The LU-ALERT text message system reaches approximately 7,700 members of the Lehigh community. It is a quick way to communicate about emergency situations or immediate danger to the campus. (Samantha Tomaszewski/Made with Canva)

Crisis Management Team handles campus emergencies

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The use of the Crisis Management Team and the utilization of several communication tools, which effectively inform students of emergency situations taking place, has led to efficient handling of emergencies.

Joe Sterrett, the chair of the Crisis Management Team, said that former university president Alice Gast wanted to form a team of senior campus leaders who could advise her and the board on any emergency scenario. Based on the recommendations of a consultant, Gast chose the members of the team.

The team is made up of seven people who each have their own responsibilities. During an emergency, there is always someone on the team looking at the financial, legal and academic implications, as well as the needs of the student body and the necessary forms of communications to be updated.

Communication Director Linda Harbrecht is in charge of the updates that are sent out through LU-ALERTS, emails and a variety of other communication tools. Harbrecht said the LU-ALERT text message system reaches approximately 7,700 members of the Lehigh community. It is a quick way to communicate about emergency situations or immediate danger to the campus.

Some of the updates sent through the LU-ALERTS have been about icy road conditions, power outages, closings and cancellations during inclement weather conditions.

Sterrett said although it might appear to be the majority of its work, the team does not just deal with natural crises. Part of its responsibility is to look ahead and consider scenarios that may become an emergencies later. This includes cyber threats or a breakout of an illness that, if the team isn’t communicating properly and managing the situation carefully, could become a much bigger problem.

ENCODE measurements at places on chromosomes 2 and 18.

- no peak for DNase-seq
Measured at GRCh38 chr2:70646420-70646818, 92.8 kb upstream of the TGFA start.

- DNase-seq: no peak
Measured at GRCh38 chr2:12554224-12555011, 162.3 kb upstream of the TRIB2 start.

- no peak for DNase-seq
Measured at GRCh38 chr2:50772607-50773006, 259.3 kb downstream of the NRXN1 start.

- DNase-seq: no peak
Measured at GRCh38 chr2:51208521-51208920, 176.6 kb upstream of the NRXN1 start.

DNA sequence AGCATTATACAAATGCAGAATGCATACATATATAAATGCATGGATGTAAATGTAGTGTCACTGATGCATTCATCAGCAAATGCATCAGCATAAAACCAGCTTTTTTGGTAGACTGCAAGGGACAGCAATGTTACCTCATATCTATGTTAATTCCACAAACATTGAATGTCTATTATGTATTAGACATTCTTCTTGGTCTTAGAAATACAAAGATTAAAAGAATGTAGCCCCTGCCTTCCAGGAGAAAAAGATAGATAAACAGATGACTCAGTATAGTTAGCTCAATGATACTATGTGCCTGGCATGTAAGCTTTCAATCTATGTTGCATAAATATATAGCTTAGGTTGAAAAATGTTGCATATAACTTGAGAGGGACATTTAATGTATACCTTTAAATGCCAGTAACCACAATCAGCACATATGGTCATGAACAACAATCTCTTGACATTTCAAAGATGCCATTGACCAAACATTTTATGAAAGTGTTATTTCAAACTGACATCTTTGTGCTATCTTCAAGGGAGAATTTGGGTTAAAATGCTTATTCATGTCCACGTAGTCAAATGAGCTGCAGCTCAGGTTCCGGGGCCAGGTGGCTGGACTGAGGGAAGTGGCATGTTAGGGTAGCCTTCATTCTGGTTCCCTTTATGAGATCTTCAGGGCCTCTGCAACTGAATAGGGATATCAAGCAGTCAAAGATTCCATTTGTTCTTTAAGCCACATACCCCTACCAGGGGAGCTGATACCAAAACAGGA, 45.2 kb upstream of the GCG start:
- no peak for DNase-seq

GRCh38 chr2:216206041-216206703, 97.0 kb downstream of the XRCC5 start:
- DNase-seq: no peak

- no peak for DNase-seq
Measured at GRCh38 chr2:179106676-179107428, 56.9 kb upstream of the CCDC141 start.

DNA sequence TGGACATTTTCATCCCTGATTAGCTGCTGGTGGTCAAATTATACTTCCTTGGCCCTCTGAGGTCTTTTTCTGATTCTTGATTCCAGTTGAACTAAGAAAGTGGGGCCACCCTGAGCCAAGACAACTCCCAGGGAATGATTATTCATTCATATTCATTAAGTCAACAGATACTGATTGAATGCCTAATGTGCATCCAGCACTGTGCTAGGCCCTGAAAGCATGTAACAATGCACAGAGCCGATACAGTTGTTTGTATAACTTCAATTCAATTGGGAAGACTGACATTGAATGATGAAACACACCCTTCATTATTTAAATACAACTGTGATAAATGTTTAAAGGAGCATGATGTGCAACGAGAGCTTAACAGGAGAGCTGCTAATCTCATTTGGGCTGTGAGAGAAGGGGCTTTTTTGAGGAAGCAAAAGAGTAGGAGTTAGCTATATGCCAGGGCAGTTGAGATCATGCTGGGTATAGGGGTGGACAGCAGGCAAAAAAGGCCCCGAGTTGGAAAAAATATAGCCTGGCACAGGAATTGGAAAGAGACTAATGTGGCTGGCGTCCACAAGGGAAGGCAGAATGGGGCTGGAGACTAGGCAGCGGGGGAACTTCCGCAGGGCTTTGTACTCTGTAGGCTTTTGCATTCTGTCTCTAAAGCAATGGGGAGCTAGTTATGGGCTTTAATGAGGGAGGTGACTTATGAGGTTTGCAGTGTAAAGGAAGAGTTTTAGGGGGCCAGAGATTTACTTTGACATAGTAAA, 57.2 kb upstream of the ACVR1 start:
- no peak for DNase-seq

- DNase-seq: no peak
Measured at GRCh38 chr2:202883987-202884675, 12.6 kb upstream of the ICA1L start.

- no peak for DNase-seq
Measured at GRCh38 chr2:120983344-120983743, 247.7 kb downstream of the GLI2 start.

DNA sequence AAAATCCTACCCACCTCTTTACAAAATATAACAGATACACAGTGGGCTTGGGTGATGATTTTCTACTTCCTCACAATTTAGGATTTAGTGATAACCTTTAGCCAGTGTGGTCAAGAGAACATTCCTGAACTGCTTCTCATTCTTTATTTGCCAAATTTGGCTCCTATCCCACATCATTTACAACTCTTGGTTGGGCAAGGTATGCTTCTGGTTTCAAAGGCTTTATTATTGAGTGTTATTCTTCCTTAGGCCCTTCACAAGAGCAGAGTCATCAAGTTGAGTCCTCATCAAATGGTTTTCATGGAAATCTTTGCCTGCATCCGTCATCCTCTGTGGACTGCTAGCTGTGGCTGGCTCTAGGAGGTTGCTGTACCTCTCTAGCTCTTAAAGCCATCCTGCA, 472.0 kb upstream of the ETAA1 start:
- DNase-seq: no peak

“Everything that could be or could become a visible challenging circumstance that would affect the way that a university operates on a day-to-day basis is the kind of thing that we might gather to talk about and offer some recommendations or advice,” Sterrett said.

The team does not regularly deal with large emergencies like it has in the past with a meningitis breakout and Hurricane Sandy, but it meets at least twice a day during those situations to discuss what actions need to be taken. The team members have to think about how their actions will affect the student body, the finances, academics and other factors.

When the team discusses closing the campus because of a large snowstorm or a loss in power, it has to think about the students who cannot return home like others might be able to. The team has to work closely with the food suppliers, the power company and other operational experts to make sure the campus is running well enough for the students to live on campus.

Student safety is the most important thing that the team has to consider, but it is careful to not over-analyze some situations.

“That’s a challenge for the team, to not insist that it is a really big thing before we get on a conference call to talk about it,” Provost Pat Farrell said. “We don’t want it to be happening daily for small things, but we also want to be careful that we don’t make it only for the very biggest things because at times, modest-level things escalate quickly.”

With the evolution of technology, it has become easier and quicker for the team to gather and discuss the crisis at hand and then, in turn, alert the Lehigh community of the issue and the decisions on how to handle it. The LU-ALERT system has provided immediate information in emergency events, which is something that gives many students and parents peace of mind.

“We have a good process, although we never want to be overconfident,” Farrell said. “There’s always crises you didn’t anticipate and that’s part of the challenge, to try to be ready for things when you’re not really thinking about them…. I think we are as well prepared as we can be. There will always be surprises, but I think it’s good to be well prepared.”

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